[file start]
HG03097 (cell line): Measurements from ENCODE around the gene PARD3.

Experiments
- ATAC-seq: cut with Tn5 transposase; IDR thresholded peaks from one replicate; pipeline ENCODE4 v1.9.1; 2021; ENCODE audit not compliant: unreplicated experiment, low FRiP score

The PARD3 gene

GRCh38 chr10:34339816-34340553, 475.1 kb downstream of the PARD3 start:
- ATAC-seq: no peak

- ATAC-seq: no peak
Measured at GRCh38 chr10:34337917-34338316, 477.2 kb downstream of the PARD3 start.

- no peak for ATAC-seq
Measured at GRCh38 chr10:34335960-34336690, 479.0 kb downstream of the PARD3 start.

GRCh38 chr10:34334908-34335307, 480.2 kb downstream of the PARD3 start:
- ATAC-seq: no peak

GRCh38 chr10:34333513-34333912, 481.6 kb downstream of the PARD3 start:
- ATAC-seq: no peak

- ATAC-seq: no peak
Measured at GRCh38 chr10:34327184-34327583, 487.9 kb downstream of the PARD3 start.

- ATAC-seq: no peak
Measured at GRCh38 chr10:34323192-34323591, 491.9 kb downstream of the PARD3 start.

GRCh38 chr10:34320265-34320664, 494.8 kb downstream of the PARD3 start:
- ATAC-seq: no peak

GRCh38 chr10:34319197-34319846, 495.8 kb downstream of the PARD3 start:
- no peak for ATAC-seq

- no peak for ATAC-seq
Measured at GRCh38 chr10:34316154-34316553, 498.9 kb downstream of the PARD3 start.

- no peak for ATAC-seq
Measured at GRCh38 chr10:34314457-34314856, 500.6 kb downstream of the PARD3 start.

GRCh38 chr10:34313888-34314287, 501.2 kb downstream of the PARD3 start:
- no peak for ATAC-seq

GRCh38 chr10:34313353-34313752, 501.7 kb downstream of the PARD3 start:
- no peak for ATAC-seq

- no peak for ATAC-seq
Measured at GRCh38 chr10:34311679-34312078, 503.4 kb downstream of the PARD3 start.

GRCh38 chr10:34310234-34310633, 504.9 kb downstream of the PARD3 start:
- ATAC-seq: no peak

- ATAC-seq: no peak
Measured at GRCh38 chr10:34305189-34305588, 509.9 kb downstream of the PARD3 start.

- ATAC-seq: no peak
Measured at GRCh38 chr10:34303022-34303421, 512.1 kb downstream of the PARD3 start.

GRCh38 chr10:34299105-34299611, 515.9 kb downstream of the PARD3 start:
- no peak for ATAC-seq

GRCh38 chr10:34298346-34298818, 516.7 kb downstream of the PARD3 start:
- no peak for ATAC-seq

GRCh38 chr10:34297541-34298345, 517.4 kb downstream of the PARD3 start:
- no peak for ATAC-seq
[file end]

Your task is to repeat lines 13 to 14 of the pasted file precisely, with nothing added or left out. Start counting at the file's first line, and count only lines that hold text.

GRCh38 chr10:34333513-34333912, 481.6 kb downstream of the PARD3 start:
- ATAC-seq: no peak